I fell in LOVE with the Dev top by Rebecca Minkoff top but it was way too pricey for me to buy. I don’t know how long off-the-shoulder will be in fashion (I find the style very flattering so I hope for a long time).
For this you will need: Black and white patterned fabric, thread, sewing machine, fabric scissors, tissue paper, tailors chalk, pins, safety pin and thin white elastic.
Start by cutting the pattern out of paper tissue.
The larger rectangle for the body measures 62cm by 35cm. You will need to cut 2 of these out.
For the frill cut 2 pieces of 61cm and 20cm.
Pin the tissue paper pattern to the fabric
Cut around the rectangles.
Put the frill rectangle pieces and body pieces together, right sides facing in. Sew the side seams with a 2cm seam allowance. Zig zag stitch one edge of each piece of the fabric and iron over and stitch to form the tube for the elastic.
Thread the elastic through both sets of tubes using the elastic and a safety pin.
Hem both the pieces and then mark halfway into the chest and back and stitch some tiny stitches along the existing seam made for the elastic.
So I finally got my MAC back! YAY! And to celebrate I not only wanted to blog a DIY, I wanted to gift it to you. If you live in Singapore you could win this clutch that I bought all the way from Australia.
You’ll need an envelope clutch (mine is from an Op shop), tweed fabric, chain, needle and thread in black, glue gun and sticks and sewing scissors.
Place the envelope clutch onto the tweed and cut around it, leaving a 3.5cm excess.
Glue the fabric onto the envelope clutch with the hot glue gun and fold the edges in and glue them down also.
Now cut strips of the remnant of the fabric for that Chanel-esque look.
Glue these on and hand stitch the chain on top.
And that’s it!
To win this, you must live in Singapore.
You need to follow me on Snapchat @simoneheng, Facebook, Instagram, Youtube and Twitter. Once you’ve done that, simply comment in the comment section below with your email ID.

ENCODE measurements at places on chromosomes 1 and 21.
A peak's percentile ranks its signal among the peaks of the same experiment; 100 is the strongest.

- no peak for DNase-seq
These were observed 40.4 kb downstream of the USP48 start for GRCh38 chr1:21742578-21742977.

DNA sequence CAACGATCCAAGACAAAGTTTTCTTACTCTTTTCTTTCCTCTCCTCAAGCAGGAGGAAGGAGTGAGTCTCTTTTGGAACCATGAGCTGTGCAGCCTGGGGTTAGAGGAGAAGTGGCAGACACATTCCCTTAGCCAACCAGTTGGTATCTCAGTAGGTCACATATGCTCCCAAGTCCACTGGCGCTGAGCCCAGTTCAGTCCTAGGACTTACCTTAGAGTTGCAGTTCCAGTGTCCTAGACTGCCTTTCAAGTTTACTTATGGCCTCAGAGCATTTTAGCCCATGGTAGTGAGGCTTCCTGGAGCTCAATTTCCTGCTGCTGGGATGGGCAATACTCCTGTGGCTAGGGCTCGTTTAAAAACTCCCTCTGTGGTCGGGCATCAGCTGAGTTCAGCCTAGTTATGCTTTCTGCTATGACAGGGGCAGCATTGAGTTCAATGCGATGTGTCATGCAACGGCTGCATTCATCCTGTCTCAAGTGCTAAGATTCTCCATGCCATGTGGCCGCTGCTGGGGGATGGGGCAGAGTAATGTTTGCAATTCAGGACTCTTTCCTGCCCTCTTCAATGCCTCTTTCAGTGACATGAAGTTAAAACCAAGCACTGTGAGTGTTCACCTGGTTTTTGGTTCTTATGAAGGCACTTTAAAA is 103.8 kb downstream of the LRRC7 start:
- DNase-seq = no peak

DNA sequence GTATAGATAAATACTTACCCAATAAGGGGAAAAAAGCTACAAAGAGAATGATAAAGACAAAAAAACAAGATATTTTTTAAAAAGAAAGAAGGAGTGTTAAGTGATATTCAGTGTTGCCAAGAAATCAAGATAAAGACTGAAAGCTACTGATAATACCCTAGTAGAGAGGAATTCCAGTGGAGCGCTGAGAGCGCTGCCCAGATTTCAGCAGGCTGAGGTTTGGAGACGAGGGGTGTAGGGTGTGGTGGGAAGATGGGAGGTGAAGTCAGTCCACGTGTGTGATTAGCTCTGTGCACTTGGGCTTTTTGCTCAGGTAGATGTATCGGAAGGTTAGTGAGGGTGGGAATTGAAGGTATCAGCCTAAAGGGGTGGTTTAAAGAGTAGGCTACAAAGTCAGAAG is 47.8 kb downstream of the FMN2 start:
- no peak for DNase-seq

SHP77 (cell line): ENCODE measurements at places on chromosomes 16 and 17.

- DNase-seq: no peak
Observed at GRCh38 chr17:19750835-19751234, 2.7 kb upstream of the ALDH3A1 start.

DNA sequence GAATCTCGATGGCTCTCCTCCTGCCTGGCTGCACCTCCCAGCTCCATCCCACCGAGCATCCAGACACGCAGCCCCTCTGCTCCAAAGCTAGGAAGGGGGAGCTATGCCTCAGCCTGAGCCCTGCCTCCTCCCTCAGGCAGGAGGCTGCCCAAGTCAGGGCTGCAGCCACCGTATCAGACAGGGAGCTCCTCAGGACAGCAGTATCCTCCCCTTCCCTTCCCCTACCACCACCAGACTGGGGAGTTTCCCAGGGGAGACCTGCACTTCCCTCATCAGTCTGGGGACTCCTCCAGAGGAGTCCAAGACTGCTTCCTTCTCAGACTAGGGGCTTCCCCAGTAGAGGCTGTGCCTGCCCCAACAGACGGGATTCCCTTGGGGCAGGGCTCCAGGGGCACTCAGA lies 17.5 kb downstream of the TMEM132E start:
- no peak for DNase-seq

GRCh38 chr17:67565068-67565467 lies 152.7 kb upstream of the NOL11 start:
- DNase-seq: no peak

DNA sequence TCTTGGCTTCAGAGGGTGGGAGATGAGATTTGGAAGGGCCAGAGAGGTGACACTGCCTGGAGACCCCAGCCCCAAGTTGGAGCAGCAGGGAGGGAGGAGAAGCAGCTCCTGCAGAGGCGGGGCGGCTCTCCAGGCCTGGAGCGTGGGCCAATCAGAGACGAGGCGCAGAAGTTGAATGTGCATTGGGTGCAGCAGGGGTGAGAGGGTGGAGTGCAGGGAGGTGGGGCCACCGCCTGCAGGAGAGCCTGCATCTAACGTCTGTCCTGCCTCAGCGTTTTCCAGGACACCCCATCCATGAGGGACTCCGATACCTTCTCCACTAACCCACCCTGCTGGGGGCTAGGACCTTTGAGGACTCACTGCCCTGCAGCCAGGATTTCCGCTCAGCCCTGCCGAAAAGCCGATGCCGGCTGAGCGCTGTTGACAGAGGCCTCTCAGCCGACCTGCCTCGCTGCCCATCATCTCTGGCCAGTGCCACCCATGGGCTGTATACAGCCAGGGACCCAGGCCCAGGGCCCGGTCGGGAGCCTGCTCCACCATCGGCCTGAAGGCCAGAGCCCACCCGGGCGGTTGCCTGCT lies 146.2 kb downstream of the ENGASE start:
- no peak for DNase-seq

Contest closes Sunday 13th September. Winner will be notified by email.
I am heading back into the warm weather! I am so excited to be moving country again. So to celebrate, what could be better than an off-the-shoulder top. Gingham is one of the biggest trends for Spring/Summer 2015 according to Elle and Vogue.
This top is so easy and comfy to wear! You just need to make sure you match your squares for a professional-looking finish.
You’ll need gingham fabric (available at almost any fabric store), sewing machine, fabric scissors, elastic and matching thread.
Start by creating your pattern on some tissue paper. You need to create one long rectangle and 2 smaller ones. When pinning your pattern make sure you fold the fabric in half on itself and match the squares. This way you’ll have a total of 2 sides for your body piece and 4 for your sleeves.
Sew the pieces together until you have 3 tubes with small hems also created for threading through your elastic.
Ones you’ve threaded the 3 tubes, simply sew tiny stitches together to fuse the arms to the body tube.
Happy DIYing! Thanks to Paula Fitzgerald of Charles and Violet for the images and for my Mum’s dog Charlie for making a cameo in this shoot!